Commentary

Hoppe's serene hat trick makes the case for giving youth a chance

"Youth is full of sport, age's breath is short/Youth is nimble, age is lame," William Shakespeare  wrote some time ago. He would doubtless have been thrilled at the three-goal performance of Californian 19-year-old Matthew Hoppefor Schalke 04 during Saturday's 4-0 Bundesliga battering of TSG Hoffenheim. You could say that it was a performance for the ages.


It was the victory from nowhere, both for Schalke -- which ended its year-long, 30-game winless streak in the league -- and for Hoppe, who had gathered very poor marks for his first four performances in a Schalke shirt, but gained a '1' (world class) rating from the revered kicker magazine for his deftly taken hat trick. He hadn't done much for the Schalke youth team or the reserves either, as Paul Kennedy pointed out here. Most remarkable stat of all - he scored as many goals in 21 minutes as Schalke's top-scorer, Weston McKennie, managed in the whole of 2020.

It's worth noting that Hoppe would never have been on the field at all if Schalke were not a team in the midst of a sporting and financial crisis. It was Schalke's second coach of this season, Manuel Baum, who called Hoppe and several other reservists into first-team training last fall. Finally, under its fourth coach -- latest appointee Christian Gross -- that move born of desperation paid off. You can call it a gamble, but the club had no other choice. It's out of cash.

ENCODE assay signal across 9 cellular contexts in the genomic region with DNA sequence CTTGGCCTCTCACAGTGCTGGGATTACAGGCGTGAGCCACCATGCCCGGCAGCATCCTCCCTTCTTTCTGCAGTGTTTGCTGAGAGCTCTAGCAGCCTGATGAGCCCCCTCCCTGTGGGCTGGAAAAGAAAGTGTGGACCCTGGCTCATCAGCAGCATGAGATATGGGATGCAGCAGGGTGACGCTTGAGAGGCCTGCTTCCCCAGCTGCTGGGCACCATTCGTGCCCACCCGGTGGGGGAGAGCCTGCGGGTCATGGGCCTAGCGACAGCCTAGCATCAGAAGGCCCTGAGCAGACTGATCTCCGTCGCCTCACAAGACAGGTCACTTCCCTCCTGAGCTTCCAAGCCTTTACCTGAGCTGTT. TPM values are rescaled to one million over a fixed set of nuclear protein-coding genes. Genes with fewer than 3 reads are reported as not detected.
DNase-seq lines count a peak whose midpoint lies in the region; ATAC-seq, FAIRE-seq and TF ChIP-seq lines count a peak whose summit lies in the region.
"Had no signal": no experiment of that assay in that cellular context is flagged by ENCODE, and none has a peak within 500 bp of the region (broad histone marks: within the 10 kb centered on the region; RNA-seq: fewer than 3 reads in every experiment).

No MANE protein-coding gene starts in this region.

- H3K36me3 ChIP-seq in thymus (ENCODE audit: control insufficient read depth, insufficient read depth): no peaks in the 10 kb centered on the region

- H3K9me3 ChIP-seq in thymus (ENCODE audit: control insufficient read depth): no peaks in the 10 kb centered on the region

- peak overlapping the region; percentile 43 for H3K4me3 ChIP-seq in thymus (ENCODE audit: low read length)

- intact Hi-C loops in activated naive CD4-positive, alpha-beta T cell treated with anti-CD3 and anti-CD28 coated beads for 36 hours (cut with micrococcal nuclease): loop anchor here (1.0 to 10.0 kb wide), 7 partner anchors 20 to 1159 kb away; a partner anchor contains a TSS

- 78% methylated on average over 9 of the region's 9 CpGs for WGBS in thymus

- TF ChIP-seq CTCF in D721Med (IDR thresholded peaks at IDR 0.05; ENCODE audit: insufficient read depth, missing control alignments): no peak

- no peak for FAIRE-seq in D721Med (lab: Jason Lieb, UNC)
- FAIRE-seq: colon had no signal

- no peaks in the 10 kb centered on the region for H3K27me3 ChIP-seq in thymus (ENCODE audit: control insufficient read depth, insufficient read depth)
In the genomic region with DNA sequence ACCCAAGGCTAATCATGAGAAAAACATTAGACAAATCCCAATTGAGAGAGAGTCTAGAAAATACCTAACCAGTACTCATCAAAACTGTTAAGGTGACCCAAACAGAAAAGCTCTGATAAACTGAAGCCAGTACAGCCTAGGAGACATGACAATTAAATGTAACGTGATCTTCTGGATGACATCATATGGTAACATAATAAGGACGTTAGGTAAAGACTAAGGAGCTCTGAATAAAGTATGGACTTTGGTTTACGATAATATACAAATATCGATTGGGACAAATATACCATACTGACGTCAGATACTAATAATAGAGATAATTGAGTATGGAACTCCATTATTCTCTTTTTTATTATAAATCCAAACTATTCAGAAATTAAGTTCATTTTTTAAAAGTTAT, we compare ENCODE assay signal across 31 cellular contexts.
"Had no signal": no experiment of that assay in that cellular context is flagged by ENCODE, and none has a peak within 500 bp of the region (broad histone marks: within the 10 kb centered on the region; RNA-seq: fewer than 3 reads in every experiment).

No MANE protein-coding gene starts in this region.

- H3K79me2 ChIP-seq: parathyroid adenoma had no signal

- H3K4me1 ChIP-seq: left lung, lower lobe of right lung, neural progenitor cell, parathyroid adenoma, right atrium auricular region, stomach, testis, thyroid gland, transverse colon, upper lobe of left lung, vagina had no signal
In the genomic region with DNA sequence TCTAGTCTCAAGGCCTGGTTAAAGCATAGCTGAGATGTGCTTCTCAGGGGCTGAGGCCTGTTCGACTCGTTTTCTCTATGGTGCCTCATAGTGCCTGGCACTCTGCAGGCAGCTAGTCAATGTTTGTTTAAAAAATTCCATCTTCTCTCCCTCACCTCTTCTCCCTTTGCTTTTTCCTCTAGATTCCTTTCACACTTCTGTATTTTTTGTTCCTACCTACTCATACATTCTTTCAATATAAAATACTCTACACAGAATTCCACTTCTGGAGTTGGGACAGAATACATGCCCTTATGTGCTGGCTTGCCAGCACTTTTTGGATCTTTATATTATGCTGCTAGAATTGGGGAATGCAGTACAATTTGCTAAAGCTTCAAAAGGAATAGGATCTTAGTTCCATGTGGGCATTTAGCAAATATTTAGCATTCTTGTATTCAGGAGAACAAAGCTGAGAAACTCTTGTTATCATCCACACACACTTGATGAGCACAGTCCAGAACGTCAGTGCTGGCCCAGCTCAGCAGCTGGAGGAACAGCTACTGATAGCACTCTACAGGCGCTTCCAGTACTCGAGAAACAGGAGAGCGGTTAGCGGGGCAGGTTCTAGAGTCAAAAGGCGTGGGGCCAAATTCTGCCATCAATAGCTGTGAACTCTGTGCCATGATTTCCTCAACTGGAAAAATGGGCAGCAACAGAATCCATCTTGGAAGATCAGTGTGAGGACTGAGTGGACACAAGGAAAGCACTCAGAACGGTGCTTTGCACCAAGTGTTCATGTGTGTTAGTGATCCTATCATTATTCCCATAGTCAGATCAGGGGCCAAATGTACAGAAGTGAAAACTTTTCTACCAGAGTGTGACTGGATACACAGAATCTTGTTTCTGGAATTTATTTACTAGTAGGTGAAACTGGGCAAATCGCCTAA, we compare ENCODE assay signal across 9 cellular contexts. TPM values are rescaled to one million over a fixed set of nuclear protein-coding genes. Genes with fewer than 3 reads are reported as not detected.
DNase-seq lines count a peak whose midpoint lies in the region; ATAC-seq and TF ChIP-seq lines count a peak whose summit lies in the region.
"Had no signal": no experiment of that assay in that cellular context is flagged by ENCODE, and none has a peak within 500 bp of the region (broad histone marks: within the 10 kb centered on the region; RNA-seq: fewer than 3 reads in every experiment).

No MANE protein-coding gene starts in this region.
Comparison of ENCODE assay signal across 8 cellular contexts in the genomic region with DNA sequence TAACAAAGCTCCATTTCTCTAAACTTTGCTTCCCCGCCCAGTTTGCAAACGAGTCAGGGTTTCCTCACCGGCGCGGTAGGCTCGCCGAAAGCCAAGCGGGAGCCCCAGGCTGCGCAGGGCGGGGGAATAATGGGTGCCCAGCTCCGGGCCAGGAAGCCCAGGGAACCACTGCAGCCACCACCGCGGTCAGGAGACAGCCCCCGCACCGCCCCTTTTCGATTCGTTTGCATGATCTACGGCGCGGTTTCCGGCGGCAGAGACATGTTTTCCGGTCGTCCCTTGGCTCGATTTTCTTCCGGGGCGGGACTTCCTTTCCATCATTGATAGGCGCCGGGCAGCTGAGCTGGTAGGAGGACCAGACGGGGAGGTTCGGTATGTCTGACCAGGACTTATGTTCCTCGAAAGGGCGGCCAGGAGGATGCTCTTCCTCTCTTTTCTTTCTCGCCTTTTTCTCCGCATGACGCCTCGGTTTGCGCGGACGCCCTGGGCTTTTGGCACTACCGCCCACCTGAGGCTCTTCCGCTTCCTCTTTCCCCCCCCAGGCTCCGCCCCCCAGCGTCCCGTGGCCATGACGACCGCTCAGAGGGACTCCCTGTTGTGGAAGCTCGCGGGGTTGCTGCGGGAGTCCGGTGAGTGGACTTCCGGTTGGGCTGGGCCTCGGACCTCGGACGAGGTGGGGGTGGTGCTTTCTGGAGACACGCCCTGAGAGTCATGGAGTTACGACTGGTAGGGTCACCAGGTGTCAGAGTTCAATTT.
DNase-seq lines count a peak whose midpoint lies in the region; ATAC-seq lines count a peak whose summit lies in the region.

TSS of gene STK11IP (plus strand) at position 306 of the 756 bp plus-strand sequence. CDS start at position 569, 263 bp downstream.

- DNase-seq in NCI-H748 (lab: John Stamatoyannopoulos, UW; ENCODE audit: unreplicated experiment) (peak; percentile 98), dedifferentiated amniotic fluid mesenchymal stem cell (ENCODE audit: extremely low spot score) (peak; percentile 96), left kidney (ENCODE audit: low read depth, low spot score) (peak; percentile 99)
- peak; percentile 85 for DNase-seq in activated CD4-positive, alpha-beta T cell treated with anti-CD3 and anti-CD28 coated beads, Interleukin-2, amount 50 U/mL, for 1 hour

Hoppe's fellow striker Mark Uth had demanded that the club make immediate moves on the transfer market after last week's 3-0 defeat at Hertha Berlin, "because the way we played in the second half, we are not capable of competing." This week, its ex-chairman Clemens Tönnies proposed a cash injection to allow the club to make new signings, but two members of the board voted against the move -- the club had promised last year to sever all ties with the disgraced businessman. Tönnies had been forced to resign from Schalke after over-crowded accommodation for poorly compensated foreign workers at his meat-processing plants had lead to severe outbreaks of Covid-19 in the state of North-Rhine Westphalia. In 2019, he had already served a suspension as club chairman after making crass and racist remarks in a speech about climate change.

It's a standard critique of Europe's top clubs that they fail to give players from their own youth system the chance to establish themselves. Hundreds of young academy players end up dropping down the leagues or giving up altogether. Again, money is the issue. Such is the pressure on coaches for short term success (witness again the fact that Schalke are now on their fourth coach of the season, albeit one of them having been an interim fix for just two games), that they cannot take the risk of blooding young players who, naturally enough, need time to adjust to the pace and physicality of first team soccer. The solution to bolstering the roster is almost always to sign a seasoned pro.

Yet the success rate for seasoned pros is probably just as hit and miss as gambling on a young prospect, and a lot more expensive too. In fact, Schalke did sign a seasoned pro this past week, its former defender Sead Kolasinac (27) -- back on loan from Arsenal. And he did make an impact against Hoffenheim too. The difference is, though, that he will cost Schalke €2 million ($2.4 million) in wages until the end of the season.

So, maybe more teams should trust in the players they've been educating. After all, they must have seen something in these lads to have signed them in the first place.

"I know his weaknesses, but I also know his strong points -- exactly this will to score, and his serenity," Hoppe's coach for the Schalke reserves, Gerald Asamoah, writes in today's kicker. He also praises Hoppe's capacity "to keep on developing his own talent. He manages that because he's in a position where he constantly challenges himself." But you can't keep challenging yourself if your club never lets you out of the second team.